Sean Connery on slapping women: Dangerous opinions, but a man of the time?
Reflecting on Sean Connery’s life, it’s impossible to skate over his notorious attitude towards women.
Looking at the things he said, and – it’s been alleged – did, we have to address the part he played in the great gender imbalance.
But to tar him entirely for the realities of a society of a different era would be in itself wrong.
However, we do need to examine some painful truths that Sean Connery’s admissions have forced us to face.
"I don’t think there is anything particularly wrong about hitting a woman- although I don’t recommend doing it in the same way that you’d hit a man. An open-handed slap is justified if all other alternatives fail.” – Sean Connery, Playboy, 1965.
Looking back with the eyes of today, Connery’s comments are nothing short of jaw-dropping. Many even at the time found them hard to stomach.
It was the first in a number of comments which earned the Edinburgh-born actor a reputation as a man who would be quick to raise his fists in anger against women.
In Connery’s eyes, he may only have spoken his mind on something he found perfectly normal, but sadly at that time he was far from alone in holding such opinions.
The normality of misogyny in society in years gone by is very real – one only has to look at Connery’s own turn as James Bond to find countless uncomfortable moments which helped shape the attitudes of the time.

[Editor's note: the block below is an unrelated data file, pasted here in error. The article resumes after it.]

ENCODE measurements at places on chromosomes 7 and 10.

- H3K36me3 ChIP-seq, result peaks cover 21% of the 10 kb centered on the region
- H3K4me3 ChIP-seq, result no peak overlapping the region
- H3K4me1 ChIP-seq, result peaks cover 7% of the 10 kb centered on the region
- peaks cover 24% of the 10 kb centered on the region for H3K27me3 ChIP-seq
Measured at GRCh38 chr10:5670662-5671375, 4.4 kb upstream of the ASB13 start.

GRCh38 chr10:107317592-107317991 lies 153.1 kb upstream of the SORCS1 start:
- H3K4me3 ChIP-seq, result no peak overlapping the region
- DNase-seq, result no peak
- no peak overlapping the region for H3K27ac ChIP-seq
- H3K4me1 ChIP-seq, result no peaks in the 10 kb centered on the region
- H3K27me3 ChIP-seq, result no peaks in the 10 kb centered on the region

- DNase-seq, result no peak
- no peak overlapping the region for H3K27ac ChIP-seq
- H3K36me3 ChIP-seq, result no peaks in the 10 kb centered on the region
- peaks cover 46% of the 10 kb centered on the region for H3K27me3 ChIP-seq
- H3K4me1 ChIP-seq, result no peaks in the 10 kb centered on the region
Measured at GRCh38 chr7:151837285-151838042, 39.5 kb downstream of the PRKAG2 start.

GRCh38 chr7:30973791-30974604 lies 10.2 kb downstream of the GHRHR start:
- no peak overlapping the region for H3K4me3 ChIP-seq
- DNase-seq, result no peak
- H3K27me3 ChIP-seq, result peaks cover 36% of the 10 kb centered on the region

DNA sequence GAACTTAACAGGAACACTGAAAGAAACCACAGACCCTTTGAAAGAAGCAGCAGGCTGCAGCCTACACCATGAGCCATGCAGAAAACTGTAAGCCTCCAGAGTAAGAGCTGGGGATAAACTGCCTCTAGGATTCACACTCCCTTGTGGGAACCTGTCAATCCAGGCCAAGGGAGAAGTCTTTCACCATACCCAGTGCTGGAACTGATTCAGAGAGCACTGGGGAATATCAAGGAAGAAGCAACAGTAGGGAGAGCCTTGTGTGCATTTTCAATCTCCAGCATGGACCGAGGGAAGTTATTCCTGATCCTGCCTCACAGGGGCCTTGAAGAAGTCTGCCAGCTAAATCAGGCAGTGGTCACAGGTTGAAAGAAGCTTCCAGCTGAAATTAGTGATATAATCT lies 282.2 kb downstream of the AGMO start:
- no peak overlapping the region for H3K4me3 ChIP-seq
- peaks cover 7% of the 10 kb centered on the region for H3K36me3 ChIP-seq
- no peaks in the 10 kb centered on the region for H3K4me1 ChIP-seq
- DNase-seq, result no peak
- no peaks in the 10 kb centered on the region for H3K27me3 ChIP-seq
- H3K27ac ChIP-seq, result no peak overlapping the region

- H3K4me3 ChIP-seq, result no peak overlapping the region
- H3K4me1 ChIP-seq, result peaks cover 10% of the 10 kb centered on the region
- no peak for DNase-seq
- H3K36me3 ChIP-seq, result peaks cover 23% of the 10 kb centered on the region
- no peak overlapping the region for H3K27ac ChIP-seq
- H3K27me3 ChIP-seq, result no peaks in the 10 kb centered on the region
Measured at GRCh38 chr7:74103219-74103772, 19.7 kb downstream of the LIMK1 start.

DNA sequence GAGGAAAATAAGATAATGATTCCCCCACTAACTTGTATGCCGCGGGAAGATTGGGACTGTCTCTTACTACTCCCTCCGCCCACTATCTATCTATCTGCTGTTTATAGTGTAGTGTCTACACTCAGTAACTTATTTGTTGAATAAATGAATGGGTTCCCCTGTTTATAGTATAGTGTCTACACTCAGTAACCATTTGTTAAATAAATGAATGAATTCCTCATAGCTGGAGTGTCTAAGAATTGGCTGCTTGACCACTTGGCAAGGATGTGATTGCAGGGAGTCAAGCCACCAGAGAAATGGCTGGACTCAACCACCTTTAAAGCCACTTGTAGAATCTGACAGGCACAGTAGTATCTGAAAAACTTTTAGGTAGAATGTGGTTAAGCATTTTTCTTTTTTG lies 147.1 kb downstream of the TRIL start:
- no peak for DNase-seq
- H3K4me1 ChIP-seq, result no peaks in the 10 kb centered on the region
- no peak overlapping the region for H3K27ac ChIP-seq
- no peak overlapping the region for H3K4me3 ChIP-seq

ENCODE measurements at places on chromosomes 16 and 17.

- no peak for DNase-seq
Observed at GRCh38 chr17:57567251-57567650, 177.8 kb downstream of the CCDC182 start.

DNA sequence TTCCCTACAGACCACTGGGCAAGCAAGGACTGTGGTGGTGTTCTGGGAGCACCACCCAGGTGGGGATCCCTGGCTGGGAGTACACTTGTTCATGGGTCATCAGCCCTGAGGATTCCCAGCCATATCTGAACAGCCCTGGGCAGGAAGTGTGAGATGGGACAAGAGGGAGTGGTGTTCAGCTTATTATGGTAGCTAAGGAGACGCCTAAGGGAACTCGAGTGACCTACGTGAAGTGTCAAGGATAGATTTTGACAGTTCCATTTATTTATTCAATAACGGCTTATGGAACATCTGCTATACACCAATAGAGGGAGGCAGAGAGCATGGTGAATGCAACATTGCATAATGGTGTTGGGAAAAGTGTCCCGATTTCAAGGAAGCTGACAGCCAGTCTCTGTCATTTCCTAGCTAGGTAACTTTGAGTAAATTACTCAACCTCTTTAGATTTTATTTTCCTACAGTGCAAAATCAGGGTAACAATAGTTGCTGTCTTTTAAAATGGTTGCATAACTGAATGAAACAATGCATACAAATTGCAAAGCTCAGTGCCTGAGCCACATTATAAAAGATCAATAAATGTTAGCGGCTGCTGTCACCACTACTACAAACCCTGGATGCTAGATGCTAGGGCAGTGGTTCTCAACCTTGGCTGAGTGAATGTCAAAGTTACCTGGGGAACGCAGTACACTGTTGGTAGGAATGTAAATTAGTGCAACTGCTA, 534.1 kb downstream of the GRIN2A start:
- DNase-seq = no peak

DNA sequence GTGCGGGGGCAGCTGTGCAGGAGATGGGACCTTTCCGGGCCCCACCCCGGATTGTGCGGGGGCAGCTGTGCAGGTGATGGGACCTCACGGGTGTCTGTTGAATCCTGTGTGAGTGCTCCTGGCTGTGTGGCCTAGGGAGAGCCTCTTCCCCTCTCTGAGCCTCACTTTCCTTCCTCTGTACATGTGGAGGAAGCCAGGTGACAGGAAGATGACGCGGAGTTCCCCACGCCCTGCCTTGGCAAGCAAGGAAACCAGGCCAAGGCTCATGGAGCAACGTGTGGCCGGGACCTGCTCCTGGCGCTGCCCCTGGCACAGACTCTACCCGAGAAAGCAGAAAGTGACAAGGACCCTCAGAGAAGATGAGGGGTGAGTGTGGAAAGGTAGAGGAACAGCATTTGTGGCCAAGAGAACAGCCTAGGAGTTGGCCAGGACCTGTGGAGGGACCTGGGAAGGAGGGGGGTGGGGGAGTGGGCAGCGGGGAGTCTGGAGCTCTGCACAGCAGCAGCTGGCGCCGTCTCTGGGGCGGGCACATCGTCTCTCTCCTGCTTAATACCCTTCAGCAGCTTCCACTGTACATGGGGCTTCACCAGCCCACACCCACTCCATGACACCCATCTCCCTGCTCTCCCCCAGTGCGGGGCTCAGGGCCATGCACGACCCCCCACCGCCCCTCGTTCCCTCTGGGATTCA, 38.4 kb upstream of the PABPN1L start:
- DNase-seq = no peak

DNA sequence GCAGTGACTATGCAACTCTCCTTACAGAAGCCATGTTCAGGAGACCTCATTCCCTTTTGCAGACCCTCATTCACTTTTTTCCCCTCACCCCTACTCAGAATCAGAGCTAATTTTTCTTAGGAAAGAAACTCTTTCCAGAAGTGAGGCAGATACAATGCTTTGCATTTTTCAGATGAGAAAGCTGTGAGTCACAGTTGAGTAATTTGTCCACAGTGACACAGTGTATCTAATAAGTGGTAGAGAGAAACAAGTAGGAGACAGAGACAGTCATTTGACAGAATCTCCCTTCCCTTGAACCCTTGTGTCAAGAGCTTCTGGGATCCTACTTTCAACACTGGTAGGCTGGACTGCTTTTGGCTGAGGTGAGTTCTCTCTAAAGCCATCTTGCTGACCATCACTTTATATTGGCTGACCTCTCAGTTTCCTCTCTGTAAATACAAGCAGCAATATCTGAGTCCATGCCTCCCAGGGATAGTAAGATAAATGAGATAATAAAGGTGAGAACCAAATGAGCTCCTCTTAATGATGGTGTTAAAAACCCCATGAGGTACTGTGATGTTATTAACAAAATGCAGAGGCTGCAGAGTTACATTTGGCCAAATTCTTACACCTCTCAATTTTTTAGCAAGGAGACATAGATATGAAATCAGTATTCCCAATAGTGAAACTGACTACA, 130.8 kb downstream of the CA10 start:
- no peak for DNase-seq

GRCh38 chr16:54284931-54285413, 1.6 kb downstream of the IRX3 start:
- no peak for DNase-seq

The stomach-turning “love” scene where Bond subdues and forces himself onto Pussy Galore is just one of many cinematic moments of the time which encouraged the idea that women could and should be bent to the wills of men.
But these were ideas that went far beyond Sean Connery or even James Bond for that matter.
The changes society has undergone in that time make it almost unrecognisable now, but even as attitudes began to evolve, Connery was slow to catch-up.
Some 22 years later he was interviewed for American television where his own words were thrown back at him by Barbara Walters, and he replied bluntly: “I haven’t changed my opinion.”
He added: "I don’t think it’s good, I don’t think it’s that bad. I think it depends entirely on the circumstances and if it merits it.”
It prompted Walters to ask what WOULD merit it, to which he calmly returned: “If you have tried everything else – and women are pretty good at this – they can’t leave it alone. They want to have the last word and you give them the last word, but they’re not happy with the last word. They want to say it again, and get into a really provocative situation, then I think it’s absolutely right.”
Between 1962 and 73, Connery was married to Australian actress Diane Cilento, who later claimed in her autobiography that he abused her physically and mentally – something the Bond actor denied. The allegations would later dog Connery into postponing an appearance at the Scottish Parliament, something which may have caused him to reflect on his stance.
Connery later changed his attitude in 2006 when he finally stated outright that hitting women is wrong – but by that time his earlier comments were already embedded in the public consciousness. For many his newfound stance came far too late, and did little to change public opinion.
We may well look back and judge him harshly, and rightly so. But in doing so we should also look back at the wider world of the time and be equally quick to condemn that which was very much the way of the time.